The Arabidopsis Homolog of the Mammalian OS-9 Protein Plays a Key Role in the Endoplasmic Reticulum-Associated Degradation of Misfolded Receptor-Like Kinases

Molecular Plant, Jul 2012

The endoplasmic reticulum-associated degradation (ERAD) is a highly conserved mechanism to remove misfolded membrane/secretory proteins from the endoplasmic reticulum (ER). While many of the individual components of the ERAD machinery are well characterized in yeast and mammals, our knowledge of a plant ERAD process is rather limited. Here, we report a functional study of an Arabidopsis homolog (AtOS9) of an ER luminal lectin Yos9 (OS-9 in mammals) that recognizes a unique asparagine-linked glycan on misfolded proteins. We discovered that AtOS9 is an ER-localized glycoprotein that is co-expressed with many known/predicted ER chaperones. A T-DNA insertional atos9-t mutation blocks the degradation of a structurally imperfect yet biochemically competent brassinosteroid (BR) receptor bri1-9, causing its increased accumulation in the ER and its consequent leakage to the cell surface responsible for restoring the BR sensitivity and suppressing the dwarfism of the bri1-9 mutant. In addition, we identified a missense mutation in AtOS9 in a recently discovered ERAD mutant ems-mutagenized bri1 suppressor 6 (ebs6-1). Moreover, we showed that atos9-t also inhibits the ERAD of bri1-5, another ER-retained BR receptor, and a misfolded EFR, a BRI1-like receptor for the bacterial translation elongation factor EF-Tu. Furthermore, we found that AtOS9 interacted biochemically and genetically with EBS5, an Arabidopsis homolog of the yeast Hrd3/mammalian Sel1L known to collaborate with Yos9/OS-9 to select ERAD clients. Taken together, our results demonstrated a functional role of AtOS9 in a plant ERAD process that degrades misfolded receptor-like kinases.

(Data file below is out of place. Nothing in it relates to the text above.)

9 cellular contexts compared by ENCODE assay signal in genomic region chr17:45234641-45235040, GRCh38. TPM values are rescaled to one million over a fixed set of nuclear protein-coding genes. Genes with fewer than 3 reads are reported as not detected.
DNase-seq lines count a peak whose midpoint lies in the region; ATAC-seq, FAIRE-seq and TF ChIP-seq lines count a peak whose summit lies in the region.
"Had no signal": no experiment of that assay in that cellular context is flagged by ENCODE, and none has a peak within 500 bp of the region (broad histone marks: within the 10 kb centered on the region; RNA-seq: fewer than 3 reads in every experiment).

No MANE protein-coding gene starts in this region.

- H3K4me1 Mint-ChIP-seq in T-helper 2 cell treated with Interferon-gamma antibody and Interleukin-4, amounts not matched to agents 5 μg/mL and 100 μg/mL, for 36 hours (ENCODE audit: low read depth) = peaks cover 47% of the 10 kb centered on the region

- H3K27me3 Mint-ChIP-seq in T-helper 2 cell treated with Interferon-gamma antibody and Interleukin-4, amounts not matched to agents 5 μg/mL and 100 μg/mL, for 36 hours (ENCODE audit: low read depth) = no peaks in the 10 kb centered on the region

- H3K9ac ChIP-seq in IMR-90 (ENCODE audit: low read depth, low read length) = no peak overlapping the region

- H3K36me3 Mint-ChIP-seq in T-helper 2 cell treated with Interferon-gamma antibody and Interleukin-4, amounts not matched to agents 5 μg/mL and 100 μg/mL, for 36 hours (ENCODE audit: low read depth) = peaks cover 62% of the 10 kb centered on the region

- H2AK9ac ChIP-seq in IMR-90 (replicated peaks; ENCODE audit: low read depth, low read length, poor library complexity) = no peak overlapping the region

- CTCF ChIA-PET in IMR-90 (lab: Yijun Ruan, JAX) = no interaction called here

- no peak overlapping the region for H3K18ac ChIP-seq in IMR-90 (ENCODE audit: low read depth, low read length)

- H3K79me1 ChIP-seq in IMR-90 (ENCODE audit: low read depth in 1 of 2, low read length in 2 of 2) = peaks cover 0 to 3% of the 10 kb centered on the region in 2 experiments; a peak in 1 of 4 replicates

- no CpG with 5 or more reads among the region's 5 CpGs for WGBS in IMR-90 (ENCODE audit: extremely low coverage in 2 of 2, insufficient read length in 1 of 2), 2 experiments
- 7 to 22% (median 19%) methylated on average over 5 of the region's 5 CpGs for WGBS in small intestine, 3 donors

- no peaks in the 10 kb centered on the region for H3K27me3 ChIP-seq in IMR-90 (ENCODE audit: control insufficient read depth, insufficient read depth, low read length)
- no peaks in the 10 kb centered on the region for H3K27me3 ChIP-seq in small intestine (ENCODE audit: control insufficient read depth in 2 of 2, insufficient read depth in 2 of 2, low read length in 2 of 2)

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The Arabidopsis Homolog of the Mammalian OS-9 Protein Plays a Key Role in the Endoplasmic Reticulum-Associated Degradation of Misfolded Receptor-Like Kinases